There are underrated players on every team in every league across college football who never truly get recognized for the job and the production they bring to the table.
Well, I’m here to recognize five offensive skill players who haven’t gotten their due, not only in this year, but in their career as well.
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Kenyan Drake, RB, Alabama: I know TJ Yeldon is a dynamic talent, but Kenyan Drake is Alabama’s spark plug. When things were slow on offense, Doug Nussmeier and Nick Saban would insert Drake into the lineup, and he would make things happen. One memorable game was LSU, and when the offense was lethargic, Drake was inserted and became the spark plug early in the second half. Drake doesn’t get the hype or the projections that Yeldon does, but he could start for eight other SEC teams tomorrow. He rushed for 694 yards and eight touchdowns, averaging 7.5 yards per carry. He also caught 12 passes for 135 yards and one touchdown.
James Franklin, QB, Missouri: Boy, Maty Mauk has a high ceiling the next few years. That’s all anyone wanted to talk about when James Franklin was hurt. But Franklin makes the offense more efficient, and his legs have played a nice part in the offensive scheme and plan this season. Franklin missed four games due to a shoulder injury, but he’s the reason the Tigers are in the position they are in. Wins against Ole Miss and Texas A&M only prove that. Furthermore, had Franklin played against South Carolina, the Tigers may be 12-0 and the top-ranked team in college football. Still, Franklin has thrown for 1,952 yards, 16 touchdowns and four INTs, along with rushing for 412 yards and three touchdowns.
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Tre Mason, RB, Auburn: Finally, Mason may be getting some love in the national spotlight, but he’s still one of the most underrated players in the country. He leads the SEC with 1,317 yards and 18 touchdowns, and he’s the lifeblood of Gus Malzhan’s physical spread attack. Mason may not wow you with his size like Todd Gurley or TJ Yeldon, but his compact 5-10, 205-pound frame allows him to bounce off or run through any tackle. Then, he hits you with a jet sweep and he can house it on any play. He’s a complete player, and he’s an explosive player. Mason is the total package at running back who will never get the ink he deserves because of the system that he plays in.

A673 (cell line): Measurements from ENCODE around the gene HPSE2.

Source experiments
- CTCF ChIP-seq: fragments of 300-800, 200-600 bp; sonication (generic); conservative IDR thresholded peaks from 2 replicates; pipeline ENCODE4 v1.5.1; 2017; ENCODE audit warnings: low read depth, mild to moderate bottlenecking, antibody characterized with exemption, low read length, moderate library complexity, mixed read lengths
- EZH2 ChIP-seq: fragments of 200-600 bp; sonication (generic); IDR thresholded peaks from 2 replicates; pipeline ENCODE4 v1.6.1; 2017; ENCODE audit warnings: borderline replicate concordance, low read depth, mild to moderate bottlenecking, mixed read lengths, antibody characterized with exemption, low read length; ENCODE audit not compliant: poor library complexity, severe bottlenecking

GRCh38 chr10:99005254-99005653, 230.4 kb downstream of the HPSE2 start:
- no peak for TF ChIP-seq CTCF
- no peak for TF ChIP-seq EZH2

Jordan Matthews, WR, Vanderbilt: Is it possible that Jordan Matthews can be underrated despite being the SEC’s all-time leading pass-catcher? I’ll argue he can, and he’ll likely be a first-round pick. I’ll contend he should be up for the SEC Offensive Player of the Year Award. He was the most consistent player in a conference that’s known for consistently dominating other conferences and funneling defensive backs into the NFL. All Matthews has done is catch passes. He’s totaled 257 catches for 3,616 yards and 22 touchdowns. He’s smooth, and he’s physical. Matthews will never get the credit he truly deserves because he doesn’t play in a wide-open offense, and he doesn’t play for a consistent national championship contender.
Connor Shaw, QB, South Carolina: How fitting Connor Shaw’s name comes alphabetically last on this list. South Carolina’s signal caller is 17-0 at home and has helped lead Williams-Brice Stadium to become the SEC’s best home field venue. I wrote a whole piece on this last year, but he never ceases to amaze anyone. Shaw likely won’t be a first-, second- or third-team All-SEC quarterback; he won’t ever win an SEC Championship; he’ll never get his due, and his legacy will be just the best quarterback to ever have played at South Carolina. He’s thrown for 21 touchdowns and only one INT this season. No big deal either.
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